Term of Award
Doctor of Education in Curriculum Studies (Ed.D.)
Document Type and Release Option
Dissertation (restricted to Georgia Southern)
Copyright Statement / License for Reuse
This work is licensed under a Creative Commons Attribution 4.0 License.
Department of Curriculum, Foundations, and Reading
Committee Member 1
Committee Member 2
Ming Fang He
Committee Member 3
My study examines how illness and advertising have affected my self-image as a female breast cancer survivor. I investigate the history of advertising and branding in America and the development of gender and illness-specific branding. My research is grounded in an interdisciplinary theoretical framework of history, curriculum studies, autobiography, and pathography. My research is important in that it opens up a new perspective on what it means to be a breast cancer survivor in a world that is inundated with media which glorifies all things pink and objectifies women. I want my research to be an eye-opening experience into what it's like being diagnosed with breast cancer.
In chapter one, I explain curriculum through autobiography and autopathography. My work follows writers in the field who theorize curriculum through autopathography and autobiography such as Marla Morris, Audre Lorde and William Pinar. I also relate autobiography with understanding place through the work of Brian Casemore and Ugena Whitlock. In chapter two, I give a brief history of branding in American advertising. My research is important in that it lays out the foundation of how and why advertisers began using segmentation and shaming as a way to sell products. Chapter 3 focuses on the history of female-focused branding. Chapter 4 shows a sample of ads which had a personal impact on my self-image. This chapter is important because it shows even at a young age, my self-image was influenced by advertising and media. Chapter 5 discusses the impact social media has on girls today. This research is important in education because our young girls today are inundated with images that promote body shaming and have a direct impact on young girls’ health and education. Chapter 6 is about Cause Marketing and the development of the pink ribbon campaign. This research directly links my study of advertising and my own personal journey through illness. The chapter gives an overview of how illness has been and continues to be branded through corporate America. There is no profit in curing cancer; only in the treatment. Chapters 7 through 9 are dedicated to my journey through breast cancer and the changes in my self-image.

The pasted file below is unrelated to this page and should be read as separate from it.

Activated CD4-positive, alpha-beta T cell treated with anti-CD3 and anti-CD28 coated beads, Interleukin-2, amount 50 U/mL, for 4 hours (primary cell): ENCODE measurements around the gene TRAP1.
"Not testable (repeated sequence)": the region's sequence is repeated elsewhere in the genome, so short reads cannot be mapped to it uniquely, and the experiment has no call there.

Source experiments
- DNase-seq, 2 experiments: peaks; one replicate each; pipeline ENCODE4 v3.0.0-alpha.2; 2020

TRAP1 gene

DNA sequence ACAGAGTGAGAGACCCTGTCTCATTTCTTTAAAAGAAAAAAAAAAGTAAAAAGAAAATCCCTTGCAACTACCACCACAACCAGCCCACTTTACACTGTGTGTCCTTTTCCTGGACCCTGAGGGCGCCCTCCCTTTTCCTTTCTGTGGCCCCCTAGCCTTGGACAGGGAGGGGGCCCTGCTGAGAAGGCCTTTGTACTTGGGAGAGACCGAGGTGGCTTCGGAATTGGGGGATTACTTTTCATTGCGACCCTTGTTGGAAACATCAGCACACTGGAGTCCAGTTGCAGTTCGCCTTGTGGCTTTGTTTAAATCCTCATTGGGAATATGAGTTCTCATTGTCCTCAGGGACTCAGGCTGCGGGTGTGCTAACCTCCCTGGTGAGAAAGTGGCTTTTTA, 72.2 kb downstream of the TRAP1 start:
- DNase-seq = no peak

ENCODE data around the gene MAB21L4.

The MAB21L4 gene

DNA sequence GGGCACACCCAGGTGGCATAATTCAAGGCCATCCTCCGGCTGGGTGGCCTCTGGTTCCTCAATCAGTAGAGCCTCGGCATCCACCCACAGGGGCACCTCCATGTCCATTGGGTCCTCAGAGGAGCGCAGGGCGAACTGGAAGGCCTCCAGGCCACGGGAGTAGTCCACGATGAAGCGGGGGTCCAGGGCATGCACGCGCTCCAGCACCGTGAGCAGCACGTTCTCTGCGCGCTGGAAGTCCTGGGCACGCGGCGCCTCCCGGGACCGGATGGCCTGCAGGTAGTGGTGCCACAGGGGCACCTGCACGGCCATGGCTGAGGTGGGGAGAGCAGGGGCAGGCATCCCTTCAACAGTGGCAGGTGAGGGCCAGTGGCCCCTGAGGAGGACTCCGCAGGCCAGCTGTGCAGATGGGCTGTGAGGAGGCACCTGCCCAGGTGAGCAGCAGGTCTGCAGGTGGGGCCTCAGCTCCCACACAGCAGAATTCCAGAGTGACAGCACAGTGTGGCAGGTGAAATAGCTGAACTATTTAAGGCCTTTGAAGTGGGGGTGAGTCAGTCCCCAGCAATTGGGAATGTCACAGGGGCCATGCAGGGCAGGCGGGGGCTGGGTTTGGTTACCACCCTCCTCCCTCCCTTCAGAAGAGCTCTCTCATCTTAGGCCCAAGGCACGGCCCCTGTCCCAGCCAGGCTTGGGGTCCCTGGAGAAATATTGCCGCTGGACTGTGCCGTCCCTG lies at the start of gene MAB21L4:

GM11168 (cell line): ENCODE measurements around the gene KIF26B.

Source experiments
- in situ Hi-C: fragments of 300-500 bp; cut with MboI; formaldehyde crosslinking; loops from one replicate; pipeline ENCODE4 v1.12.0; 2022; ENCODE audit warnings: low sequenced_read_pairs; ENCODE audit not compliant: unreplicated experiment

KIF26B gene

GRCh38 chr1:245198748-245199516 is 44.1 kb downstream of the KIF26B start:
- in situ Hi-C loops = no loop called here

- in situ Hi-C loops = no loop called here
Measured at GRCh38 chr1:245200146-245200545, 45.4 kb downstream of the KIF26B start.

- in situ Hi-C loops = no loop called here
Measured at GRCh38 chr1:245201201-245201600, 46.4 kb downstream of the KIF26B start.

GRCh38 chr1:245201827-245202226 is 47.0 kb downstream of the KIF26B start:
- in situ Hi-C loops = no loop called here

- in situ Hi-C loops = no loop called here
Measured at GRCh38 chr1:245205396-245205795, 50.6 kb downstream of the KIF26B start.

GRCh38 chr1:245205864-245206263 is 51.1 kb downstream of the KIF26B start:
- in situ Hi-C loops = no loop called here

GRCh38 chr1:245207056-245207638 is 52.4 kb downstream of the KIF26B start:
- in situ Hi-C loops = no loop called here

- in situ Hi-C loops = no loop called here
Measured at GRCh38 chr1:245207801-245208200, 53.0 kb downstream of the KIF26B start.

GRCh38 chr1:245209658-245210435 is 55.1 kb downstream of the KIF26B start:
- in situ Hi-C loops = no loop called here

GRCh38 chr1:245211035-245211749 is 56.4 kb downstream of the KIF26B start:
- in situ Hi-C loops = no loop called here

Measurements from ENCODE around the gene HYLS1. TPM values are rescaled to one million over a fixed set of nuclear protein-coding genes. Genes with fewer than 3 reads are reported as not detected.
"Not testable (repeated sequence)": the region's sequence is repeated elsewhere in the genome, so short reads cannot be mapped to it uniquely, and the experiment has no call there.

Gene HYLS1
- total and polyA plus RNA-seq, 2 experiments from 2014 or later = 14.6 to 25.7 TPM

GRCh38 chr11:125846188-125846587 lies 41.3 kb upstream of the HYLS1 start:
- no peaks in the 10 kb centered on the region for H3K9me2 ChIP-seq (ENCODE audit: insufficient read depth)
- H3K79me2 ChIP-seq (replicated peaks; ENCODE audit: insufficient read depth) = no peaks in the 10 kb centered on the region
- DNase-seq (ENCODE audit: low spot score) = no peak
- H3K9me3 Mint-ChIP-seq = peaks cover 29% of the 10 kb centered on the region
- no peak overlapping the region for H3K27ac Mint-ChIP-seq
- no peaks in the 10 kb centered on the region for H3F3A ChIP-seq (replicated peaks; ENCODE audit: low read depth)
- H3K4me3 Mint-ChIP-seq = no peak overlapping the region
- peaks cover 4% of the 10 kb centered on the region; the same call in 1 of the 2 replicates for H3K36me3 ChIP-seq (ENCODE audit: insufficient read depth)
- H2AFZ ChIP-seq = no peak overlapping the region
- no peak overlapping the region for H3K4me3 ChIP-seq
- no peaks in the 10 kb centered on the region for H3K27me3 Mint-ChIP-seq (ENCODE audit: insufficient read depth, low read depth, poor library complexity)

Jones, Amber L., "Like a Girl: How Illness and Advertising Affect Self-Image" (2018). Electronic Theses and Dissertations. 1796.
Research Data and Supplementary Material